The Landry Four, composed of BEA students Jake Bloom, Anton Fatula, Jake Michael, and Tony Talarigo – who are also members of the BEA Jazz Band – provided jazz and improvisation music, adding to the atmosphere. White lights twinkled in the ceiling. The portico was lined with tables holding delicacies in elegant displays. Patrons sampled a large array of savory appetizers and luscious desserts. A winery and brewery offered tastings for the adult attendees.

One of the food samples was a salad made primarily from food grown by the students in the BEA Ag classroom. Micro greens seeds were grown in soil, under artificial light. After growing for only three weeks, the young kale, kohlrabi, red cabbage, and sunflower plants were then harvested, and added to cucumbers and tomatoes, for a “different” type of salad.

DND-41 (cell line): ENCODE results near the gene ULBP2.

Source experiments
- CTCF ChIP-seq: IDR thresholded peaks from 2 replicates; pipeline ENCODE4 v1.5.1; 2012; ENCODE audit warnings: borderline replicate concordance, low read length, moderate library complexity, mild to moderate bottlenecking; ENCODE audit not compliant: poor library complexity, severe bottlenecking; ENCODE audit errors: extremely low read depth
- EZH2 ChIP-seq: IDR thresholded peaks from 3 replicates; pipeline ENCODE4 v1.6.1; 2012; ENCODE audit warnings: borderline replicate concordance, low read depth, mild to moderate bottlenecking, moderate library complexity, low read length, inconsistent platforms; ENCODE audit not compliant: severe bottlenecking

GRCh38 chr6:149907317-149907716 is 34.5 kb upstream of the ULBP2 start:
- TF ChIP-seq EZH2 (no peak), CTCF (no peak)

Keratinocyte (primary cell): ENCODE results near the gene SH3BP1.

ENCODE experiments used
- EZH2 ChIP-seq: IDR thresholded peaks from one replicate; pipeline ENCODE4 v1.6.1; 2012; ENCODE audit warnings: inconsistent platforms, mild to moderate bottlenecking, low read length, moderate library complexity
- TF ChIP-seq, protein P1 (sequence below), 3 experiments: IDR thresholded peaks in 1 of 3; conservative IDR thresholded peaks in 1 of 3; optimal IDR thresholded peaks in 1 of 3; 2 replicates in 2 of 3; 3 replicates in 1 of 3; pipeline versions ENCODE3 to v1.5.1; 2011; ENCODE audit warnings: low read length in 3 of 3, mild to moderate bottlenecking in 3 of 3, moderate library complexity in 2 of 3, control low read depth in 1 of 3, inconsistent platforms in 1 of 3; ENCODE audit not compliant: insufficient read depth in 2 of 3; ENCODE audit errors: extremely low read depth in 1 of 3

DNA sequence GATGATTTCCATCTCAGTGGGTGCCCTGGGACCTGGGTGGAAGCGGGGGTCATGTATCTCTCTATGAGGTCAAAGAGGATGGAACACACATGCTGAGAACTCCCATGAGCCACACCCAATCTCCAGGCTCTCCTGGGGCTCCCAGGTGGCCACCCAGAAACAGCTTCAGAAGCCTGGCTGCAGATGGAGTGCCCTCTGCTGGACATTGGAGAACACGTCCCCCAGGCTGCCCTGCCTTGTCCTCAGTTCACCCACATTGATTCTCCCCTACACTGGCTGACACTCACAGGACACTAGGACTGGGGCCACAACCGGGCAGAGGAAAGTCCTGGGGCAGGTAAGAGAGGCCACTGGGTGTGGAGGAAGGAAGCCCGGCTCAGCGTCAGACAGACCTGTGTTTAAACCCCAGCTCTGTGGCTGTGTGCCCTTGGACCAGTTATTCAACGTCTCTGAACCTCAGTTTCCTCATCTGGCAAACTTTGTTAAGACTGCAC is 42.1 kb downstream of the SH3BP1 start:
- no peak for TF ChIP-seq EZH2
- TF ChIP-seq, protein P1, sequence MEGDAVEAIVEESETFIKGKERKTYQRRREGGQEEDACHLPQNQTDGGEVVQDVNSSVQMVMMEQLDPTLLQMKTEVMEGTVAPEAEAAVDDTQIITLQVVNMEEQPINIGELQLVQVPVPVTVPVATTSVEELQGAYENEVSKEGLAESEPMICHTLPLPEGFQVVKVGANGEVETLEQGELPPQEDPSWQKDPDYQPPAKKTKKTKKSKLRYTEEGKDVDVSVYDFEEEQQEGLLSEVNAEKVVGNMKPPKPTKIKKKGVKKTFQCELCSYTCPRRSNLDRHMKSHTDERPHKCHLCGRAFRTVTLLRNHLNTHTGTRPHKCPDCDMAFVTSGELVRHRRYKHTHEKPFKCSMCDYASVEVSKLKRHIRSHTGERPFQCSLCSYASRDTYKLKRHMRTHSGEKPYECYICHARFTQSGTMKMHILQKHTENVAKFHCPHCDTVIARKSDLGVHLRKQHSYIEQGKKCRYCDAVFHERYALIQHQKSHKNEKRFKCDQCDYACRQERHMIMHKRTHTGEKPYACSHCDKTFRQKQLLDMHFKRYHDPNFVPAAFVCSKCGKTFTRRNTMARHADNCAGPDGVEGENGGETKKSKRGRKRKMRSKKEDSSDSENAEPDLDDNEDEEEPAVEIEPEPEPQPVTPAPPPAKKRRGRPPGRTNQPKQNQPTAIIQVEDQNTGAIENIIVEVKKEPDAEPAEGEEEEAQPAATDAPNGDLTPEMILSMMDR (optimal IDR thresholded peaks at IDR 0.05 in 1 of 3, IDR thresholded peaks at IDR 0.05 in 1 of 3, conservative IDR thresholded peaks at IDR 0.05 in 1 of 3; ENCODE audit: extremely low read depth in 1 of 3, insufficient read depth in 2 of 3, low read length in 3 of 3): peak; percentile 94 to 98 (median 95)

This was another way to get students more involved with the event, according to Biddle, and also to teach students about urban agriculture and how food can be grown in your house.

Biddle says even the event, itself, is a learning experience, as it teaches students what a formal event is like.

Almost every aspect of the evening was donated, including the table centerpieces. These were unique handmade planters – ceramic white rabbits in realistic poses – filled with live strawberry plants. The planters were created by parent volunteer, Terri Eagles.

This gala event, which takes a massive amount of work on the part of many people, started out with noble, but humble, beginnings.